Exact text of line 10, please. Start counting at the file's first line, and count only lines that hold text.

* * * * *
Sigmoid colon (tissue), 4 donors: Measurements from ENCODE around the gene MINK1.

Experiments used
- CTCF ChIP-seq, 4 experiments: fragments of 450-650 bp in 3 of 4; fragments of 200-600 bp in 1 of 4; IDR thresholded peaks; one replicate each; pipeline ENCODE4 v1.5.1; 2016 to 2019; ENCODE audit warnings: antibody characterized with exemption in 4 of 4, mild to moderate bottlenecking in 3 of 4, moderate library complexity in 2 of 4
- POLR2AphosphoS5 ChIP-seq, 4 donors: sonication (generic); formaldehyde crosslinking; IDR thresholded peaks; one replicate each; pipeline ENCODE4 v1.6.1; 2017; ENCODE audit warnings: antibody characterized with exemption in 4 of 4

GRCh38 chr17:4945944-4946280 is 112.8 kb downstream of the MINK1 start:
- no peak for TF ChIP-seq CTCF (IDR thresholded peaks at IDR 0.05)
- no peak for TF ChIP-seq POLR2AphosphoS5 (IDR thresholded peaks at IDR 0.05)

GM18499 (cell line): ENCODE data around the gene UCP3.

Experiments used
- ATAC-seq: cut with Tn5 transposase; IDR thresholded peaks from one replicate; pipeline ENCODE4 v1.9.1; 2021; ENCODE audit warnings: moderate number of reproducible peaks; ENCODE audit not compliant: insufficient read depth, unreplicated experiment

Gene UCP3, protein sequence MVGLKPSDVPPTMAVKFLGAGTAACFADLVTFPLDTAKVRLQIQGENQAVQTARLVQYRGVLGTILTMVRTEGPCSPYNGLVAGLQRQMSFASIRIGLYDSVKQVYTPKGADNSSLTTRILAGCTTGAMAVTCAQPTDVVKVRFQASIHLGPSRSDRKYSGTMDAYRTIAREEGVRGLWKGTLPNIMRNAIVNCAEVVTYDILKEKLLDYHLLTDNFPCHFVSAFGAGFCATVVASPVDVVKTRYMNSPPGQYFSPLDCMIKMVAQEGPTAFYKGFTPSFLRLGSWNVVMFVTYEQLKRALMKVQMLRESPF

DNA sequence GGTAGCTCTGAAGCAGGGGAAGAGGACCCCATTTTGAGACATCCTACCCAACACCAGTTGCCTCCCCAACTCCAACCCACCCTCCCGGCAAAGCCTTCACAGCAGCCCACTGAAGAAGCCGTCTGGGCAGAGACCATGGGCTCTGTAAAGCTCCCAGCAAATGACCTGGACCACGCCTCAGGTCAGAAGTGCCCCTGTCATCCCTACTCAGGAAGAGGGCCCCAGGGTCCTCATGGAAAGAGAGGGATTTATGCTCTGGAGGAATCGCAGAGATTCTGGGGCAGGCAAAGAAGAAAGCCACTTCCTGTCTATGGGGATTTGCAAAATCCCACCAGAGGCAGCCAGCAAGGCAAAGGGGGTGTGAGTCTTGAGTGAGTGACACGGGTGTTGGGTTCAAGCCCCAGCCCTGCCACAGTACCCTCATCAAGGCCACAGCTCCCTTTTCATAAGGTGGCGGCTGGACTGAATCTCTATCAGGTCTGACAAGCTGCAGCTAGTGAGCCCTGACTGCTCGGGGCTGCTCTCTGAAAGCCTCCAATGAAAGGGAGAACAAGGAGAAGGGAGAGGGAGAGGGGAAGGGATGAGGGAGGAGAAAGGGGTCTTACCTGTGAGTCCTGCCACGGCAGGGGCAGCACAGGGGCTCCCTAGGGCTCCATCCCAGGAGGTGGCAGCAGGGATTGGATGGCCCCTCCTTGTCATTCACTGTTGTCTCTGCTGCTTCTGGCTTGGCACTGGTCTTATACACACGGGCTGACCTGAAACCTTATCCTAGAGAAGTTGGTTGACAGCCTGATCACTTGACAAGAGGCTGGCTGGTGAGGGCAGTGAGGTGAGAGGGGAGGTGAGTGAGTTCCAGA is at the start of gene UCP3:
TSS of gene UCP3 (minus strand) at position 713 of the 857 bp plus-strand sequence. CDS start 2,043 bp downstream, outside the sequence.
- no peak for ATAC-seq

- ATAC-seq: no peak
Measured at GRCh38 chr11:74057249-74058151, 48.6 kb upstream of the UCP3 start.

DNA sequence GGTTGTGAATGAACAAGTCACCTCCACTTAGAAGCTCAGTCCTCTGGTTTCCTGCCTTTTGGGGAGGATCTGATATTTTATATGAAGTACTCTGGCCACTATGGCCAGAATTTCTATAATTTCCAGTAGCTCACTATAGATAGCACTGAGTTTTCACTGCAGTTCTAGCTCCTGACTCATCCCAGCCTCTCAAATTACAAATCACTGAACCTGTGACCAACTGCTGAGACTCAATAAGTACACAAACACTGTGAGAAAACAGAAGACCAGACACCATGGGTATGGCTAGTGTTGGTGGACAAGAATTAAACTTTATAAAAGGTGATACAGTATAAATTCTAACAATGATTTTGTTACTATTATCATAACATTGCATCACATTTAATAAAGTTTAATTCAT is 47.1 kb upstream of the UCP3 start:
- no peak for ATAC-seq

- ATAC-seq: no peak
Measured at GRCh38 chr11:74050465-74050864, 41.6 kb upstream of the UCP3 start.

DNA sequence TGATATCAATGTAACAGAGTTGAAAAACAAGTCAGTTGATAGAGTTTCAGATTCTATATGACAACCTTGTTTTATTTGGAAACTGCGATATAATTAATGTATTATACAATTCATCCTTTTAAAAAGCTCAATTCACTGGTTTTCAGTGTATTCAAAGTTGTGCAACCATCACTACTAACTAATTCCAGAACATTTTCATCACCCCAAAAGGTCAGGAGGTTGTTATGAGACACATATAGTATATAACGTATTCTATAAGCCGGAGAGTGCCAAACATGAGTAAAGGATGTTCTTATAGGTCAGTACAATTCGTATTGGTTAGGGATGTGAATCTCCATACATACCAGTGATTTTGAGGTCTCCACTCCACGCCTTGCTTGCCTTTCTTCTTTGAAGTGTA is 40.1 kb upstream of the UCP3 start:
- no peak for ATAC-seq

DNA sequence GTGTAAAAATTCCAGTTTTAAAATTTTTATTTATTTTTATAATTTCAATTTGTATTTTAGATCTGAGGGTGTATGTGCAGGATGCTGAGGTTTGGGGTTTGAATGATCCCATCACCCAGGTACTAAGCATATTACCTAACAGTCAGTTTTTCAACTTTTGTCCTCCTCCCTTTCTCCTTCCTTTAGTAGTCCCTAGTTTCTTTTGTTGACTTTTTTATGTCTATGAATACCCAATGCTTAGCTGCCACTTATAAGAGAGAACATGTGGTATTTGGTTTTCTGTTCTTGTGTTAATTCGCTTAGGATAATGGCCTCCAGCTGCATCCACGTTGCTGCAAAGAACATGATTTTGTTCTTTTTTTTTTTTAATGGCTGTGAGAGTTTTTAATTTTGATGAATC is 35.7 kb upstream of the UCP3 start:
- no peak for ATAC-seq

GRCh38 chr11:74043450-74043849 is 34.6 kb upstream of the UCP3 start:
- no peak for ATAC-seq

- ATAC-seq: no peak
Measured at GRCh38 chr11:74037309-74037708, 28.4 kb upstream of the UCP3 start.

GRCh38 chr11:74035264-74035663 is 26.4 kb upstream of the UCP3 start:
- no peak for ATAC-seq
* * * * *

- ATAC-seq: cut with Tn5 transposase; IDR thresholded peaks from one replicate; pipeline ENCODE4 v1.9.1; 2021; ENCODE audit warnings: moderate number of reproducible peaks; ENCODE audit not compliant: insufficient read depth, unreplicated experiment